My flight landed in Hong Kong at 8pm. Two hours later, my friends and I were at a rowdy Kowloon restaurant eating spicy food and shaking off the cross-Pacific cobwebs.
A few hours later, I woke up at 4 a.m., my normal time. I hit the gym and met my friends for breakfast. Then it was off for a quick walk through a local market and back to the airport for a flight to Thailand.
The next two days were fine. Then jet lag hit. Hard. (The afternoon poolside drinks didn’t help.) I crashed at 6 p.m., giving my friends the opportunity to take pictures for future blackmail.
Jet lag can be a major nuisance. You might have been able to push through it 10 or 20 years ago—possibly using a “young person” approach—but no longer.
“When I first became a professional traveler,” writes Andrew Harper, the famed reviewer of luxury hotels, “I dealt with jet lag the old-fashioned way, which is to say that I drank a few Old Fashioneds (or the equivalent) on the plane, popped a mild sedative, and knocked myself out for most of the flight.”
As we age, however, Harper admits that jet lag becomes harder to avoid. He no longer goes about it the old-fashioned way; “new age” preparation is now his go-to method for avoiding the loss of a few days of travel to exhaustion.
I’m with Harper. And while the secrets I’m about to share for defeating jet lag are not all that sexy, they work. So no more excuses about hampered productivity on work trips abroad or vacation days lost to bad travel prep.
Use these 7 tips and you’ll be set the moment you get off the plane.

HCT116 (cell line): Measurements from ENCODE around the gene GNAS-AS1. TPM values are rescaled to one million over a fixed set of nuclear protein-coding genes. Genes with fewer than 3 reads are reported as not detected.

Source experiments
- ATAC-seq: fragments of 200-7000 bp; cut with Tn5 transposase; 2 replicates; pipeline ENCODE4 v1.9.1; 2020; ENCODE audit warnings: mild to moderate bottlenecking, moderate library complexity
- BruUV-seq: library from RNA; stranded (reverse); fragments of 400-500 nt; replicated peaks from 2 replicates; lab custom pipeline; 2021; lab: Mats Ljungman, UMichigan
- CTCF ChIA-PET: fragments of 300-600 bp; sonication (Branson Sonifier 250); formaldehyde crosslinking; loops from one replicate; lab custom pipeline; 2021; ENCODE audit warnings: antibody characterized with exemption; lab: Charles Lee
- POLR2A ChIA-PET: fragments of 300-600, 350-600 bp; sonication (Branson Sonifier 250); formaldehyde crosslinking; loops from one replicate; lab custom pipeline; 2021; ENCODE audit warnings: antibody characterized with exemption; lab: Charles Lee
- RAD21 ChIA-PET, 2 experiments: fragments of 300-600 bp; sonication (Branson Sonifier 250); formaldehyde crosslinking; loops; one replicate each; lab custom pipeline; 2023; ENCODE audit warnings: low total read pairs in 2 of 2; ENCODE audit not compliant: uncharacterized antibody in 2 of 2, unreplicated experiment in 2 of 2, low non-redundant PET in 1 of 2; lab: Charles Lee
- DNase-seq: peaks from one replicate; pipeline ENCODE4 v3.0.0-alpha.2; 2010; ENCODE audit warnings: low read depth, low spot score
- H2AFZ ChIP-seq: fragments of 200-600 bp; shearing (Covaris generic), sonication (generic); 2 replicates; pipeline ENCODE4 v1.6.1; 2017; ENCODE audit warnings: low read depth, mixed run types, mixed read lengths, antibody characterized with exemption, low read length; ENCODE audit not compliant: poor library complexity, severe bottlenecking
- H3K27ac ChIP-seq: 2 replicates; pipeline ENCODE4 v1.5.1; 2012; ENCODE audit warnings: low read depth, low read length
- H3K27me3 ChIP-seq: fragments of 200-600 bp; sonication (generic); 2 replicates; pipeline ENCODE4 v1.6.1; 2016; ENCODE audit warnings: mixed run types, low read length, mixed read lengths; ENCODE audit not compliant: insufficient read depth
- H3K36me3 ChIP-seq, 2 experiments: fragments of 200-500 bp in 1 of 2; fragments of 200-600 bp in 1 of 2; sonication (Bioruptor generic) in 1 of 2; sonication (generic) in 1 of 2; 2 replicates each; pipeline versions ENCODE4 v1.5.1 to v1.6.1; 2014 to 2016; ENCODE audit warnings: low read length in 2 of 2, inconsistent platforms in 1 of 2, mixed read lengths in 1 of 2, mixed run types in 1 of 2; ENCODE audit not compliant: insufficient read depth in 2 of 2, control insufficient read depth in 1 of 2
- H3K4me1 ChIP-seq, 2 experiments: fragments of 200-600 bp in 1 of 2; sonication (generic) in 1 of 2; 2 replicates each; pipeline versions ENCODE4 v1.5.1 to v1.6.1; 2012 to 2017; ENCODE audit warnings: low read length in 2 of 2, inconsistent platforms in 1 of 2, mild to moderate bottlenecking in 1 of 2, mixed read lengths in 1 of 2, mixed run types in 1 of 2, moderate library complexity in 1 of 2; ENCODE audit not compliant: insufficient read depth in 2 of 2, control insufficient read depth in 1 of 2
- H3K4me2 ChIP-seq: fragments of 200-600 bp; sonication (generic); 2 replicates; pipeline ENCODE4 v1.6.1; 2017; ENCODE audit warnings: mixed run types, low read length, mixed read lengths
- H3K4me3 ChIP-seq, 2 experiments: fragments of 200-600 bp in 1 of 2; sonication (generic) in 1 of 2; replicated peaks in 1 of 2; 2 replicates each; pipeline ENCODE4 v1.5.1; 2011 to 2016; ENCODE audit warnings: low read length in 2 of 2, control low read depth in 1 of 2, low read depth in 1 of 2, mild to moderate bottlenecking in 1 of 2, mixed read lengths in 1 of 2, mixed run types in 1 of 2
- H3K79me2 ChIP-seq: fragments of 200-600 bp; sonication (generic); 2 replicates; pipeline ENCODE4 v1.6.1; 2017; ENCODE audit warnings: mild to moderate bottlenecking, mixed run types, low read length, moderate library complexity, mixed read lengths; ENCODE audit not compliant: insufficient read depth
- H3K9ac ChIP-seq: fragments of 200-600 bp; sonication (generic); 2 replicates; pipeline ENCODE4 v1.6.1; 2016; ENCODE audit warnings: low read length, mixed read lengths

1. Don’t order booze on your flight
It’s far more memorable to enjoy a nightcap in Bar Hemingway at the Hotel Ritz in Paris than on American Airlines flight 44 from NYC to Charles De Gaulle.
Even if it’s a special occasion, like an anniversary trip, save the bubbly for when you get to the hotel—not for runway revelry.
To be clear: Don’t just “limit” your alcohol intake on the flight. You must strictly avoid it. While alcohol might help you fall asleep on the plane, the quality of that sleep is not good and it certainly won’t help you navigate international customs upon arrival.
Stick to water or juice.
2. Pause the caffeine
One essential rule of good sleep hygiene is to stop caffeine intake 10 hours before bed. That’s the average length of time your body needs to metabolize the drug’s effect (and yes, caffeine is a drug). If you drink a cup of coffee or energy drink too close to bedtime, it becomes difficult to fall asleep, stay asleep, and get deep, restful sleep.
So no coffee midair, okay? You can get back on coffee time as soon as you see daylight (or land) from the airplane windows. But until it becomes “morning” on your journey, stick to water, juice, and herbal tea only.
3. Sleep through it
Every summer, I attend the SovereignAcademy.org event in Lithuania. It’s four days of teaching young entrepreneurs and trying to keep up with their partying at night (I fail miserably here). It’s an amazing weekend and I need to be well-rested for it, so I look forward to getting a decent night’s sleep on the flight from Toronto to Vilnius.
As soon as the plane takes off, I set my watch to Lithuania time, the eyeshades go on, earplugs go in, the seat reclines, and I tell the attendants not to wake me. While six hours of sleep through turbulence and the clanging cutlery of meal service don’t make for the best night’s rest, it’s better than eating a late dinner, watching a movie, and napping for two hours.
Now I know a lot of people struggle to sleep on planes, but here are a couple of tips that might help:
a) Sleep like a local